To achieve that goal we need to update our models of science and management to account for an increasingly dynamic marine ecosystem. There is a better approach based on new science and adaptive management.
The current basis for allocating quota — how much each species fishermen can catch — rests on stock assessments for large bodies of water, like the Gulf of Maine. Yet new research by many scientists, including Ted Ames from Maine, reveals that there is no such thing as, say, a single population of cod in the Gulf of Maine. Instead, studies show that there are many sub-populations, each distinct to particular bays and reefs, with unique migration corridors. This could explain why groundfish can be present in certain parts of the Gulf and virtually extinct in others.
Setting catch limits based on large regional scale sampling overlooks localized depletion and has driven fishermen to do the rational thing: They fish aggressively where the fish are.
In so doing, they have unwittingly taken out the remaining productive sub-populations one by one, even though they were abiding by catch limits. It provides one explanation of why the National Marine Fisheries Service has just announced a 70-percent reduction in the allowable catch of groundfish. The federal system needs a feasible way to assess the health of these finer scale fish populations in order to produce fishing rules that provide for sustainable harvest levels for each species in what we now understand to be a stunningly complex and changing ocean.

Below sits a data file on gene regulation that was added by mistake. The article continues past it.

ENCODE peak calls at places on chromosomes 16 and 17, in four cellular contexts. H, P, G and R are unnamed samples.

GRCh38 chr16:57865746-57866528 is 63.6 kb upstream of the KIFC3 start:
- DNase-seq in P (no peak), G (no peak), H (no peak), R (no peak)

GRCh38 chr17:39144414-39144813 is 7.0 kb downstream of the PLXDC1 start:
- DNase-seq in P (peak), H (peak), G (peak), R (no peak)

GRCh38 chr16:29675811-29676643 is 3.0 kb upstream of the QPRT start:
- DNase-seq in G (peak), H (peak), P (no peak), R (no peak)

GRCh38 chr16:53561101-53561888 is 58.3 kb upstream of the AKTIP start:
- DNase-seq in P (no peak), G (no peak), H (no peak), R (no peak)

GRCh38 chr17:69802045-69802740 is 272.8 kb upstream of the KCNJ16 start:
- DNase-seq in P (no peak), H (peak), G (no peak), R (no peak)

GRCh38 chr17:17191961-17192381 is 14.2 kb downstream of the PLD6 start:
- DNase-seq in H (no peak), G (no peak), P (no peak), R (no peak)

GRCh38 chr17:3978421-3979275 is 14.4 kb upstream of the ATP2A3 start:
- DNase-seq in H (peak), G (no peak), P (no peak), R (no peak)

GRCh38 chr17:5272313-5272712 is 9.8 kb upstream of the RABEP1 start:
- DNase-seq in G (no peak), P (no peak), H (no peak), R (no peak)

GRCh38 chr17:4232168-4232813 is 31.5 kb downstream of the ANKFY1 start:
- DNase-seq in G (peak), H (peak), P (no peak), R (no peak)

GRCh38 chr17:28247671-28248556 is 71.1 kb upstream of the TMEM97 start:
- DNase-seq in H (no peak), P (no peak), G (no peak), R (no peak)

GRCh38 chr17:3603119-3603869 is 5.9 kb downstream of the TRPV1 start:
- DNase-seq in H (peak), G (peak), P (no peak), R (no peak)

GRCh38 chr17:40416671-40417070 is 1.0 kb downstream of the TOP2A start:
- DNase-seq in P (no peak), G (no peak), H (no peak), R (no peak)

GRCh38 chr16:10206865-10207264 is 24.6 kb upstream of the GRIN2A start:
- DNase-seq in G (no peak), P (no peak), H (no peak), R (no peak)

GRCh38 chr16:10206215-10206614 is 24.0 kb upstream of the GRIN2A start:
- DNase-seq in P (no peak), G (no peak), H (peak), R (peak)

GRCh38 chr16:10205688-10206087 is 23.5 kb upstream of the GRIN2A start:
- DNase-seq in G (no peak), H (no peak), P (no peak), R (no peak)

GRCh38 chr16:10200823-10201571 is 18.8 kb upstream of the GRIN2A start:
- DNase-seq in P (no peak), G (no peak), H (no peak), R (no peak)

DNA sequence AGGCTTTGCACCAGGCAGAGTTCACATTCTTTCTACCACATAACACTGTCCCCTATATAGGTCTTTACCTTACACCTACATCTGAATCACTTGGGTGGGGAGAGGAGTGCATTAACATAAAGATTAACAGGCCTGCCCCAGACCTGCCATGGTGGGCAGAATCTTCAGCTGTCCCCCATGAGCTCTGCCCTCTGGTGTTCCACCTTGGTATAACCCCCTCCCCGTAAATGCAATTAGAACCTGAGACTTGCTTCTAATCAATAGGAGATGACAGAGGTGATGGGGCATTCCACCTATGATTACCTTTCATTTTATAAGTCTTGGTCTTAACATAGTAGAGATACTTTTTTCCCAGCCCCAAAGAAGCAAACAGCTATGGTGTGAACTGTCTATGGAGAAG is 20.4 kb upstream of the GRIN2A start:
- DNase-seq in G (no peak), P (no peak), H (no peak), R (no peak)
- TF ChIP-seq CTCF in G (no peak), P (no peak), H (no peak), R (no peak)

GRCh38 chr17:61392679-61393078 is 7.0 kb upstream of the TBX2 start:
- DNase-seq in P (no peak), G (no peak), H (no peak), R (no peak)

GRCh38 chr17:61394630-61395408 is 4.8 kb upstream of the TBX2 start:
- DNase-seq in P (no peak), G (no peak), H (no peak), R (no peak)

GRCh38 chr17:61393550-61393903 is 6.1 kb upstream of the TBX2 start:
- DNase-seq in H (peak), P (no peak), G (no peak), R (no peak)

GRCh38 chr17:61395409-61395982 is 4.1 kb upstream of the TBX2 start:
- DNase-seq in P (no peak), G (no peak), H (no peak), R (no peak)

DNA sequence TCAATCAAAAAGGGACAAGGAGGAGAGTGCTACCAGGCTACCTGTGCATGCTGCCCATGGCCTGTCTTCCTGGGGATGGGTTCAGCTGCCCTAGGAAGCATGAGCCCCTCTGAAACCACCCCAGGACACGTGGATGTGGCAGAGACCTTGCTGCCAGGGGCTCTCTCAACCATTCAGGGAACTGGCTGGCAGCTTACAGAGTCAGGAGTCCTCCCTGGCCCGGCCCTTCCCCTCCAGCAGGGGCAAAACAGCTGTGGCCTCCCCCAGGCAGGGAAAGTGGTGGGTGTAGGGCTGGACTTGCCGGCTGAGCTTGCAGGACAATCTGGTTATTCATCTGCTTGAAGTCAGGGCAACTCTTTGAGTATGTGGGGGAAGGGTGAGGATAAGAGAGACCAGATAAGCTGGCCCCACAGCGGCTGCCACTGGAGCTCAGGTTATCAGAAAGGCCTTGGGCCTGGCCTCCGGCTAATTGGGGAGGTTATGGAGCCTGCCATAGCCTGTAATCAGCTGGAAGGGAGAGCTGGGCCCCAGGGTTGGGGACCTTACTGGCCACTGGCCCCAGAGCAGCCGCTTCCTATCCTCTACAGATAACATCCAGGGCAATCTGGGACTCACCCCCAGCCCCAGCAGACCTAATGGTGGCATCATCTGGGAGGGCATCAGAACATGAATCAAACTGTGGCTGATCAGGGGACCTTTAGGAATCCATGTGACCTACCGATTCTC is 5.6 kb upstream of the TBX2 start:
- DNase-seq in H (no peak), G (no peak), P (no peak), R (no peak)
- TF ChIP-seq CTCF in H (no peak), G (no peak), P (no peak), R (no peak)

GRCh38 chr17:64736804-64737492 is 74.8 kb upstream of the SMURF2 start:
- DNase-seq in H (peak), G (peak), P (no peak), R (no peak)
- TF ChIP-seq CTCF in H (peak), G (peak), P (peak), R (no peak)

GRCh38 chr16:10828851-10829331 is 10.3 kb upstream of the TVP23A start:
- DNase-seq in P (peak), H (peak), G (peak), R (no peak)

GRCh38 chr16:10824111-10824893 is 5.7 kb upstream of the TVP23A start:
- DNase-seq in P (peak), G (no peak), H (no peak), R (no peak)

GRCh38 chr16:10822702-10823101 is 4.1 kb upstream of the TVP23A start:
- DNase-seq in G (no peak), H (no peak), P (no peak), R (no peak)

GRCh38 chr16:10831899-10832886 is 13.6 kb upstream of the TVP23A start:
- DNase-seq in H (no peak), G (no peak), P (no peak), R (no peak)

One thing that is currently missing in our fisheries management system is a way to get good, local observations about conditions into the larger-scale federal scientific process in a timely and cost-effective way. This is where coastal fishermen enter the picture.
Read the full story at the Bangor Daily News>>